Book Reviews - Winter 2018

Paranoia Strikes Deep

Subscription required

What are we hiding from in our policed and gated communities?

By Jill Leovy | December 4, 2017
A large gated community in Plano, Texas near Dallas. (Dean Terry/Flickr)

Fortress America: How We Embraced Fear and Abandoned Democracy by Elaine Tyler May; Basic Books, 256 pp., $30 

Face away from the blast: that’s what the animated Bert the Turtle advised American children to do if caught in an atomic attack. The year was 1951, and a shaken nation was coming to terms with the brand-new threat of nuclear war. The bomb is indeed something to be feared, according to the instructional film Duck and Cover, but no matter how frightened the victims, they should remember to protect their eyes.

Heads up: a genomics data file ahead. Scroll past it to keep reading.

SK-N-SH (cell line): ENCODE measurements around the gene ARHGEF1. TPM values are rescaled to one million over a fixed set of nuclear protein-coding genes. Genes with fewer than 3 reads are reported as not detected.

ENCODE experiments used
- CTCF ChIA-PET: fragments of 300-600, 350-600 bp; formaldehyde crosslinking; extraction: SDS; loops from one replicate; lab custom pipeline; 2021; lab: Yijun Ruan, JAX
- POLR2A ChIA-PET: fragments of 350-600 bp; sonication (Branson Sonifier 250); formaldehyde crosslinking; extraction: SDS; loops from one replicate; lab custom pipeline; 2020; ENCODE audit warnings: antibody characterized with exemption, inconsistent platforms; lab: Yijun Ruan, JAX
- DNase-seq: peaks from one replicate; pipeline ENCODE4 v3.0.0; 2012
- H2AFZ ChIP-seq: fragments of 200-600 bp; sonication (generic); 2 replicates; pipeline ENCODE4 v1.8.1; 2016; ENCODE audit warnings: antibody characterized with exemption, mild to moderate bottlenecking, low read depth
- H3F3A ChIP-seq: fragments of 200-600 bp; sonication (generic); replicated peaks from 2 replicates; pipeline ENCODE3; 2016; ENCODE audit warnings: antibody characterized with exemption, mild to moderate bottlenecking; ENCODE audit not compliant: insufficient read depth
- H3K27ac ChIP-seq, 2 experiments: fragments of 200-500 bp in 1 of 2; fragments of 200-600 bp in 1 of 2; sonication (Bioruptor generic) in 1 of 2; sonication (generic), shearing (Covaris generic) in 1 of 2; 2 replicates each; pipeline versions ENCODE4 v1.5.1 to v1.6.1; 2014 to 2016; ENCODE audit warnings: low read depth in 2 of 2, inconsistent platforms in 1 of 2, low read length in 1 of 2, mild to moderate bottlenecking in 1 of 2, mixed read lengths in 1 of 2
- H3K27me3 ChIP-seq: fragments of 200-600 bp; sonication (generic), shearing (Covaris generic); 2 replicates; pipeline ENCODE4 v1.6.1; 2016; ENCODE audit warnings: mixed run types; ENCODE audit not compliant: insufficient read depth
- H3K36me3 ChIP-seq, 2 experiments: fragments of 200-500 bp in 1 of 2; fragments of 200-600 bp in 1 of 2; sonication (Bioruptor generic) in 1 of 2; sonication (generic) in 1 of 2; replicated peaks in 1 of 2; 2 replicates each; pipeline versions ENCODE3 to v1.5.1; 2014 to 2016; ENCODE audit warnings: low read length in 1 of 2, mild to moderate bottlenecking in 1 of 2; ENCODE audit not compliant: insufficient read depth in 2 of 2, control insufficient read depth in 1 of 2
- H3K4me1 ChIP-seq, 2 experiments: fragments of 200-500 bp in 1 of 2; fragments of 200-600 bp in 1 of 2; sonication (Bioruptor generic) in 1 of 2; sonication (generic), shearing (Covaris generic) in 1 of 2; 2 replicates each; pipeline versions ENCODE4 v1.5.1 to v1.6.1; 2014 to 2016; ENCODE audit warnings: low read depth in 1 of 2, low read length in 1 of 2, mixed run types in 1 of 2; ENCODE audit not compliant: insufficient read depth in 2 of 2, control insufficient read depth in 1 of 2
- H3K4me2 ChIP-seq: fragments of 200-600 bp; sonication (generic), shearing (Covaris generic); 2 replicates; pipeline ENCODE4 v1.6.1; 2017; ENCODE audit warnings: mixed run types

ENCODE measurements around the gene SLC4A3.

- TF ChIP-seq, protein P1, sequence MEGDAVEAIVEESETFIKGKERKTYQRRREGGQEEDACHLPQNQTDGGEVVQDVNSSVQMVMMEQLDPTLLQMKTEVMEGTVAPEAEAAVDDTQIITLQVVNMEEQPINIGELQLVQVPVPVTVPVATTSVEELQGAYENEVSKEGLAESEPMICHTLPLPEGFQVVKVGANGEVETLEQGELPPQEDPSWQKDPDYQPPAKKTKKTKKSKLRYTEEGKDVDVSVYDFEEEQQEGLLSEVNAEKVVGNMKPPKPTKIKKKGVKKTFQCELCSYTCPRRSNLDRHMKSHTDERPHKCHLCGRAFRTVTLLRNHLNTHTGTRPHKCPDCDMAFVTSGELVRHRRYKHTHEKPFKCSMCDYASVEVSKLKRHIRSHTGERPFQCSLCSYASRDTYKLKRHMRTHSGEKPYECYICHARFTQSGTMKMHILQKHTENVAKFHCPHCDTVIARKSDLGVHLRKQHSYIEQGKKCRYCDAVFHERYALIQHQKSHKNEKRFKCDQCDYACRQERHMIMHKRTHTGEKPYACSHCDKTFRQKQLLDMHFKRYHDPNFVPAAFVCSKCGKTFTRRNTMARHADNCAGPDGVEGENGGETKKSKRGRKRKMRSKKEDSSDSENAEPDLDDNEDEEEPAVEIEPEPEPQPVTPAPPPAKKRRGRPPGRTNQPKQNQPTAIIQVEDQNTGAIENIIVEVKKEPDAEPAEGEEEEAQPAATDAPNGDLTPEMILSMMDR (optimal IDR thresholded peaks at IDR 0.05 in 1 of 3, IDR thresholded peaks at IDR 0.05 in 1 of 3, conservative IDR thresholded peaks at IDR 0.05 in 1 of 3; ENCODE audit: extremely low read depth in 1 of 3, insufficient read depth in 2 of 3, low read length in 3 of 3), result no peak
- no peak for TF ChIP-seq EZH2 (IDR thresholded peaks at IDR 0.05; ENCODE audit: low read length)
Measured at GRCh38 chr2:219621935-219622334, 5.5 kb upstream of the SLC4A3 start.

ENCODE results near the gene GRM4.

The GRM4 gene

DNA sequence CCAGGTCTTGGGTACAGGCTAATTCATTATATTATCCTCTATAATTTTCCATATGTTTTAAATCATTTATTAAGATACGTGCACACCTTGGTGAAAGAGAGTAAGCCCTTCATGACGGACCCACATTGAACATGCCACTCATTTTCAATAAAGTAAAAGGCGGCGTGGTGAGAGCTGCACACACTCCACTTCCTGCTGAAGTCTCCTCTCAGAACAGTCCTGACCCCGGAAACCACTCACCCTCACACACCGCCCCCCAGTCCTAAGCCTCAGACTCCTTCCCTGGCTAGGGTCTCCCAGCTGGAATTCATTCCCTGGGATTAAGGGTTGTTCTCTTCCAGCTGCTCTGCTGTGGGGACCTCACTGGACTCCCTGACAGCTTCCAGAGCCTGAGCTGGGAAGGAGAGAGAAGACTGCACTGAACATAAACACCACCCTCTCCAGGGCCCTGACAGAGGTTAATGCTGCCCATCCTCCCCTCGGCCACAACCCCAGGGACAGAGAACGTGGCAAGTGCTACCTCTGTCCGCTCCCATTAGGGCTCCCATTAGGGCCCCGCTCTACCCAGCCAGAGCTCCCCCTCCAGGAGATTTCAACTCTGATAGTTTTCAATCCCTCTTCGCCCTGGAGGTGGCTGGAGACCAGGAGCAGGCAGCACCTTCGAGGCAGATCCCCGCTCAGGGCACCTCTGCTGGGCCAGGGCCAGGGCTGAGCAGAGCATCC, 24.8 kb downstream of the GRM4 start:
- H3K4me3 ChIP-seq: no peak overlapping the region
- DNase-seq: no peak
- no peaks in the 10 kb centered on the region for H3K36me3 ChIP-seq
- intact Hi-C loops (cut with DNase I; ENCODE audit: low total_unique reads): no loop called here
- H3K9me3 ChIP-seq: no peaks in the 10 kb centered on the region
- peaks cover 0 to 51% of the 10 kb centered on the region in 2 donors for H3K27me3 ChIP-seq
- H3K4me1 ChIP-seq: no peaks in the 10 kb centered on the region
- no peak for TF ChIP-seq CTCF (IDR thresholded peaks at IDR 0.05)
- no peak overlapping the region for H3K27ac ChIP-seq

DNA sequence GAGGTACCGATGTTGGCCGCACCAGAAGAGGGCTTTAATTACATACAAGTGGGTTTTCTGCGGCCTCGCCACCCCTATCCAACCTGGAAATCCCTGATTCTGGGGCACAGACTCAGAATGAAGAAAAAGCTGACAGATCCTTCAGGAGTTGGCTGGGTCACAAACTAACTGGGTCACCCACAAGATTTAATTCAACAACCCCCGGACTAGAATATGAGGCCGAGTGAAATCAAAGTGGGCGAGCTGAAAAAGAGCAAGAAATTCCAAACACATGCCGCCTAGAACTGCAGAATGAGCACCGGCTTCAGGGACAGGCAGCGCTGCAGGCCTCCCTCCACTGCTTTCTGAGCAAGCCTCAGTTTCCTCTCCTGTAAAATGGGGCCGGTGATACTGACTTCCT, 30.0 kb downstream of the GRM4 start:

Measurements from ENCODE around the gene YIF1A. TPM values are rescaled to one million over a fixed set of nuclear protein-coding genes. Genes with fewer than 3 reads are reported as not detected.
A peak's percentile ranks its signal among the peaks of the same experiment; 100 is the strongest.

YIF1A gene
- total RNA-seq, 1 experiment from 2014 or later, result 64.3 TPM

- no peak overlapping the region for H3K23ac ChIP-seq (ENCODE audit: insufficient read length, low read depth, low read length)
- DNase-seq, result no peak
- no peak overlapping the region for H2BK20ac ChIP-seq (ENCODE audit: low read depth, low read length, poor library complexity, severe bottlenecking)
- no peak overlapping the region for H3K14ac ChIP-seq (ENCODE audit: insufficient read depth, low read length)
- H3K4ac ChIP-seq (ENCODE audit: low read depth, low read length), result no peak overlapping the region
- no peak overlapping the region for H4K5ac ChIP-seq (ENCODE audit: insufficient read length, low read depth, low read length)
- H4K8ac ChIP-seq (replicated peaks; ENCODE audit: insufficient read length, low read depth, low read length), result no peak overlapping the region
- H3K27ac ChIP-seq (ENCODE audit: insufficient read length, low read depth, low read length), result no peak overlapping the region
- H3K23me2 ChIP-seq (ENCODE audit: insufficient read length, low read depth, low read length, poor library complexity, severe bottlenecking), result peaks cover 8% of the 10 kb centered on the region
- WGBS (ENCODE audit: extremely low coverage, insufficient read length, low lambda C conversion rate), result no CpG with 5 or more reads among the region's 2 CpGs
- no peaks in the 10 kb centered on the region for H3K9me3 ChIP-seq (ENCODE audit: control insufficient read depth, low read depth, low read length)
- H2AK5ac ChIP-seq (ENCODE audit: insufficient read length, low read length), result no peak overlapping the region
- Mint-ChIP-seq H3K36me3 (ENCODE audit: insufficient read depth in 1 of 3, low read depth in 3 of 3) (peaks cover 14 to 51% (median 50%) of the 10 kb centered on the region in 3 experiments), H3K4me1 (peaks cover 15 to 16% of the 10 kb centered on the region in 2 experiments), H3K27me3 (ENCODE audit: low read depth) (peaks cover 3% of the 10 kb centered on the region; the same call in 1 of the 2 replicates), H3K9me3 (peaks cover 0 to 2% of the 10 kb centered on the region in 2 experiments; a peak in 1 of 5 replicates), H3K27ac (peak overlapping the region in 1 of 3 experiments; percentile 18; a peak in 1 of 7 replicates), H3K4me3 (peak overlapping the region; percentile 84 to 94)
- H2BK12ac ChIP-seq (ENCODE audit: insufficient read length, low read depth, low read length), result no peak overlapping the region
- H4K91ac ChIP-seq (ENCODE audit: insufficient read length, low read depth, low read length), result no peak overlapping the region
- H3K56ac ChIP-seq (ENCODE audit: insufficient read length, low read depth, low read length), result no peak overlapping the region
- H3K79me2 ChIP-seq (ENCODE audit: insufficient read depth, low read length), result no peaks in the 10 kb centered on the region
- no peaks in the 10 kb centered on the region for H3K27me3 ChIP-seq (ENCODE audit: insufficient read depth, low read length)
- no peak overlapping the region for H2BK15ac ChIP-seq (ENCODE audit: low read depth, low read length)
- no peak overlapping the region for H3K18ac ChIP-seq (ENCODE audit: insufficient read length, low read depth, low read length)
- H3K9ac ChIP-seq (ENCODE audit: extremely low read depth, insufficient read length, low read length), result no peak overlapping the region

The detail, one of many telling and poignant moments from Elaine Tyler May’s Fortress America, evokes the kind of half-laughter that catches in the throat. After all, the threat of nuclear war remains all too real, and that early, wishful impulse to control it seems in retrospect only a shade removed from the only alternative, despair.

As it happened, Bert the Turtle had something over the ordinary schoolchild—a shell to disappear into. The nation’s collective yearning for some variation on a shell is the focus of May’s study, which shows how Americans’ obsessive quest for personal security has contorted its political and cultural landscape.

Login to view the full article

If you are a current digital subscriber, login here.

Forgot password?

Need to register?

Already a subscriber through The American Scholar?


Are you a Phi Beta Kappa sustaining member?

Want to subscribe?

Print subscribers get access to our entire website

You can also just subscribe to our website for $9.99.

Permission required for reprinting, reproducing, or other uses.

Comments powered by Disqus